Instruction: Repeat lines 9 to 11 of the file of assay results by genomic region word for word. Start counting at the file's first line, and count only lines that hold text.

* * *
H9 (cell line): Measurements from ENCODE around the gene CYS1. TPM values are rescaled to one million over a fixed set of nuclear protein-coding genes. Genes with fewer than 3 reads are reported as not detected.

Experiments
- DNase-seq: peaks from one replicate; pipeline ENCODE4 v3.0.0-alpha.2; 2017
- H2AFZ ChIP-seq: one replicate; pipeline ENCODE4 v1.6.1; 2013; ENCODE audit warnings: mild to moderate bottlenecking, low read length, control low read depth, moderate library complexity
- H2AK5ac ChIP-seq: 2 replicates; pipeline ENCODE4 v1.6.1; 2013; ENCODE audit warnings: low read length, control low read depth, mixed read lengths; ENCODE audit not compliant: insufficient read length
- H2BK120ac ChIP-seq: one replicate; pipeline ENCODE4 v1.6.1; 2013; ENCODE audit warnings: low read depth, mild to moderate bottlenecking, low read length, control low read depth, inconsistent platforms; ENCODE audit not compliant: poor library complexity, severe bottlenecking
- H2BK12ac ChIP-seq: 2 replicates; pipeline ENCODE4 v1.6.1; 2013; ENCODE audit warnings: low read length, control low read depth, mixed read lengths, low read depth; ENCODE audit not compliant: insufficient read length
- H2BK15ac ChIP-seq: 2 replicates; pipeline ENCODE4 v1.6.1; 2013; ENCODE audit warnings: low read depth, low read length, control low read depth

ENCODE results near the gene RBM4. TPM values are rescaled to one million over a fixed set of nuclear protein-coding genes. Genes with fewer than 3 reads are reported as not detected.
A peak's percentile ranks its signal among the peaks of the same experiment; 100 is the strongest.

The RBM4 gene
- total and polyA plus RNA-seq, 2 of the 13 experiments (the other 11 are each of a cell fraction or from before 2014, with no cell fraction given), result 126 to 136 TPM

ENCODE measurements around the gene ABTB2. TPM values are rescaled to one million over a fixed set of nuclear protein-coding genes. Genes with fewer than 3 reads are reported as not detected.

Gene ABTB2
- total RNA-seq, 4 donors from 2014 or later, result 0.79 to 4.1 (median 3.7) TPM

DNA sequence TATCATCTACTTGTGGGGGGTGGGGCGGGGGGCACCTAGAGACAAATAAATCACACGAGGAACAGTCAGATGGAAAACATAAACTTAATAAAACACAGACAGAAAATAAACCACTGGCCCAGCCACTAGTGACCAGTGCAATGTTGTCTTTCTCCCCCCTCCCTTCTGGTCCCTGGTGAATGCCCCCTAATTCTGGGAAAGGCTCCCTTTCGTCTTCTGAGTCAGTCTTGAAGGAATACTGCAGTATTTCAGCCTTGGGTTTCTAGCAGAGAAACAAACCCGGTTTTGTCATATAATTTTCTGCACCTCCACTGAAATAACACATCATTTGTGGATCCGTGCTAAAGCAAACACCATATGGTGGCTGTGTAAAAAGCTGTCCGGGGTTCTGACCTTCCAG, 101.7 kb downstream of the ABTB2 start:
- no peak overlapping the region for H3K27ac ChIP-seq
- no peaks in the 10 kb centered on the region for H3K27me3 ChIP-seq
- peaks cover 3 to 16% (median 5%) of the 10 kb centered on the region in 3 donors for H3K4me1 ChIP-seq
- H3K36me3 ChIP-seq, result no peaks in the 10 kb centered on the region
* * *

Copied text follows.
ENCODE results near the gene RBM4. TPM values are rescaled to one million over a fixed set of nuclear protein-coding genes. Genes with fewer than 3 reads are reported as not detected.
A peak's percentile ranks its signal among the peaks of the same experiment; 100 is the strongest.

The RBM4 gene